Poem by Paul Celan, translations by John Felsteiner. Etchings by Sarah Horowitz. 2003
14 x 9 inches with slip case, SOLD OUT

Mohn, poppy in German, began to form as an idea a little over a year ago. It grew from the flower drawings I had been working on at the time when I came across the poetry of Paul Celan. I was immediately attracted to his poems and to his sensitivity towards nature. The natural world around him was integral to his use of language and metaphor. His spare tonal rhythms and compositions resonated with my own intuitive sense of composition. I tried to create prints, not to illustrate the poem, but rather to harmoniously accompany it, its meter and emotion. The prints are evocative of a visual equivalent to rhythm, if there can be such a thing.

Paul Celan, a Jew, was born and lived in Romania until World War II displaced his family. His parents died after deportation to camps in Transnistria, Ukraine, his father of typhus, his mother was shot for being 'unfit to work'. Celan spent the war in labor camps in Romania. He wrote poetry his entire life until his death in Paris in 1970. Celan continued to write in German, his mother tongue, trying to reclaim something of his own in a language used for the propaganda of a genocide. While acknowledging his struggles, within himself and with publishing in post-war Europe, he continued to feel that: "there's nothing in the world for which a poet will give up his writing, not even when he is a Jew and the language of his poems is German."

Corona was Paul Celan's last poem written in Vienna in 1948, before he left for Paris. Though the war was over and the Nazi's had pulled out of Austria, Vienna was not comfortable for Celan and other refugees pouring in from the east. Romania was back under Russian control at the time. In his commentary on Corona, John Felstiner points out the influence of Rilke. The autumn in Corona comes after Rilke's Autumn Day (1902) and elegiac Autumn in which Rilke evokes a greater presence, beginning with: 'Lord: it is time. the summer was immense' and 'the leaves are falling, falling distantly,... And yet there is still One who holds this falling/unending and gentle in his hands.' Felstiner points out that 'after two wars, what's missing is the word Herr (Lord)'. There is no God immediately present for Celan, only a plea. Further deconstructing Corona, Felstiner writes about diptychs and divided meanings: 'the word Corona suggests Christ's crown of thorns and a new time come round. The lovers' union has a civic dimension—"it's time people knew!"—and a prophetic one as well: "It's time the stone consented to bloom." For Celan, who shoveled stones at forced labor and could not give his parents a gravestone, "stone" already stood for mute grief. If a stone is to bloom, then there must come—to borrow from "Late and Deep" written shortly before—a "wind blast of conversion".' (Paul Celan: Poet, Survivor, Jew by John Felstiner)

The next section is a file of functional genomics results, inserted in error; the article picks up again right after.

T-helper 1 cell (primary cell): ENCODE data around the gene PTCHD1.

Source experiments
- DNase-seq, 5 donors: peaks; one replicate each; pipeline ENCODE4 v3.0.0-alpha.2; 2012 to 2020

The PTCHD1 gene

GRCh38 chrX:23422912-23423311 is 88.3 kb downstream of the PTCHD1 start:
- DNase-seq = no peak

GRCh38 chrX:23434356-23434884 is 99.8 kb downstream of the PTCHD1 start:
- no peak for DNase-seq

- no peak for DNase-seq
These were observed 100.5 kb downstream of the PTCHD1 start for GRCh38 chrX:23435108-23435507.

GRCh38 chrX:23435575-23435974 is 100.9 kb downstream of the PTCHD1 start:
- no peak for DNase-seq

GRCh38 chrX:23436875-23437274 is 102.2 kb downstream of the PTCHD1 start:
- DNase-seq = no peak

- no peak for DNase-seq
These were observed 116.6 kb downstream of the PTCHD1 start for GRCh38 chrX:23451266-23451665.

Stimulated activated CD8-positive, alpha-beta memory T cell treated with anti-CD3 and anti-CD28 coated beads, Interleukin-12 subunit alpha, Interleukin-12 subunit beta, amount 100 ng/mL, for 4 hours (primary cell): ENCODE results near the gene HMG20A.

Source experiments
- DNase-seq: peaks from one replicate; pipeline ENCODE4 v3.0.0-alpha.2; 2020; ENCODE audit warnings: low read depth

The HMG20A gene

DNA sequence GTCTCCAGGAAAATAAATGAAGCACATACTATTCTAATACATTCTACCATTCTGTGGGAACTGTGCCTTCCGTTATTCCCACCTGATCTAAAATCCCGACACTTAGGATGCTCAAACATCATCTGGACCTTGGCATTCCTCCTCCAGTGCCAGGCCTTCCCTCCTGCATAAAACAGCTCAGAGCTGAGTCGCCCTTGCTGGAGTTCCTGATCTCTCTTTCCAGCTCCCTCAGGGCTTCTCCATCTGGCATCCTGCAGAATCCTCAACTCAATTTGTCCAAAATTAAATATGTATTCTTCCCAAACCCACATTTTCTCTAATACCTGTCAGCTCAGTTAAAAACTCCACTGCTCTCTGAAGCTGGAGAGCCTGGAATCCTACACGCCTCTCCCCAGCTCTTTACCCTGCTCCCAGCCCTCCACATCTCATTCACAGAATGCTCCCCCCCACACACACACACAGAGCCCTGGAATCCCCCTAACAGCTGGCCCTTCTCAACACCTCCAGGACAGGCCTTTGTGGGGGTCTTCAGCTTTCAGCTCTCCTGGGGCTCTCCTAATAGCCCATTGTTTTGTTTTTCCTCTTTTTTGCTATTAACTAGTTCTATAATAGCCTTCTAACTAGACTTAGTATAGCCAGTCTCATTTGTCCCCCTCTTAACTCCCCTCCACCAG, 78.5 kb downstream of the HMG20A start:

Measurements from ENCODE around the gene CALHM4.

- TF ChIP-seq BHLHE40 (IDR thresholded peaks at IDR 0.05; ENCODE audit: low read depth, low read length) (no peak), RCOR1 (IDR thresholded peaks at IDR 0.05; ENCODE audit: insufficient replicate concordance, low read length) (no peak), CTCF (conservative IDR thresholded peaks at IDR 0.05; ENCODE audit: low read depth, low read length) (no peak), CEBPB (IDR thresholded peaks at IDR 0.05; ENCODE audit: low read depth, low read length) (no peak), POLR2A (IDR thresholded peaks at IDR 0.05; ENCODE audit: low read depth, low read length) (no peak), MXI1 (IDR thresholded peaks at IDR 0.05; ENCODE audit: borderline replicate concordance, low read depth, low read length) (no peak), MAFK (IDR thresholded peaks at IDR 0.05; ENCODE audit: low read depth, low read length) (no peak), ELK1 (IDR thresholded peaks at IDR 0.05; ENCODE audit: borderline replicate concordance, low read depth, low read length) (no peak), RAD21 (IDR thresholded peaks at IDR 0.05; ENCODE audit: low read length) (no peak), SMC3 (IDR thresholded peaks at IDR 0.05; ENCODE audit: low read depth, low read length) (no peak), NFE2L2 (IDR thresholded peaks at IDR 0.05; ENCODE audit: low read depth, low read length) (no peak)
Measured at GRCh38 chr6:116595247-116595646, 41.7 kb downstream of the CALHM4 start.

By combining these two works, etchings and poem, I hoped to embody some of the aesthetics and meanings found in both, through the book format. The book creates an intimacy by requiring the viewer to handle it as an object, not as art behind glass, and to see it as a greater whole that takes on meaning beyond the composition of its parts. The book is meant to be minimal, and yet I intended many things to be implied, such as the evanescence and fragility of a poppy, a word, a memory, a life, and so I chose the thin Japanese mulberry paper and the silk book cloth. For me, poppies are temporal, yet lasting in their impression on my memory, especially of their color. The etchings themselves are without color; the lines are evocative of poppy and of my memory of how a poppy stands. Celan contrasts forgetting and remembering: "we love one another like poppy and memory". What is it that we must both remember and forget? For me, this poem implores that we wake ourselves, that we maintain a greater awareness of injustices, ignored atrocities, and justifications for inhuman acts claimed by those with power rather than moral disgression.

Permission to reproduce the poem, "Corona", and translation was granted by Deutsche Verlags Anstalt and John Felstiner respectively. The eight etchings were drawn and handprinted by Sarah Horowitz of Wiesedruck in Portland, Oregon. Mohn was printed from handset Centaur type on Japanese Mulberry paper. The printing and binding were done at Textura Letterpress Printing by Inge Bruggeman with the assistance of Rachel Wiecking. Mohn was designed by Sarah Horowitz. The edition is 20.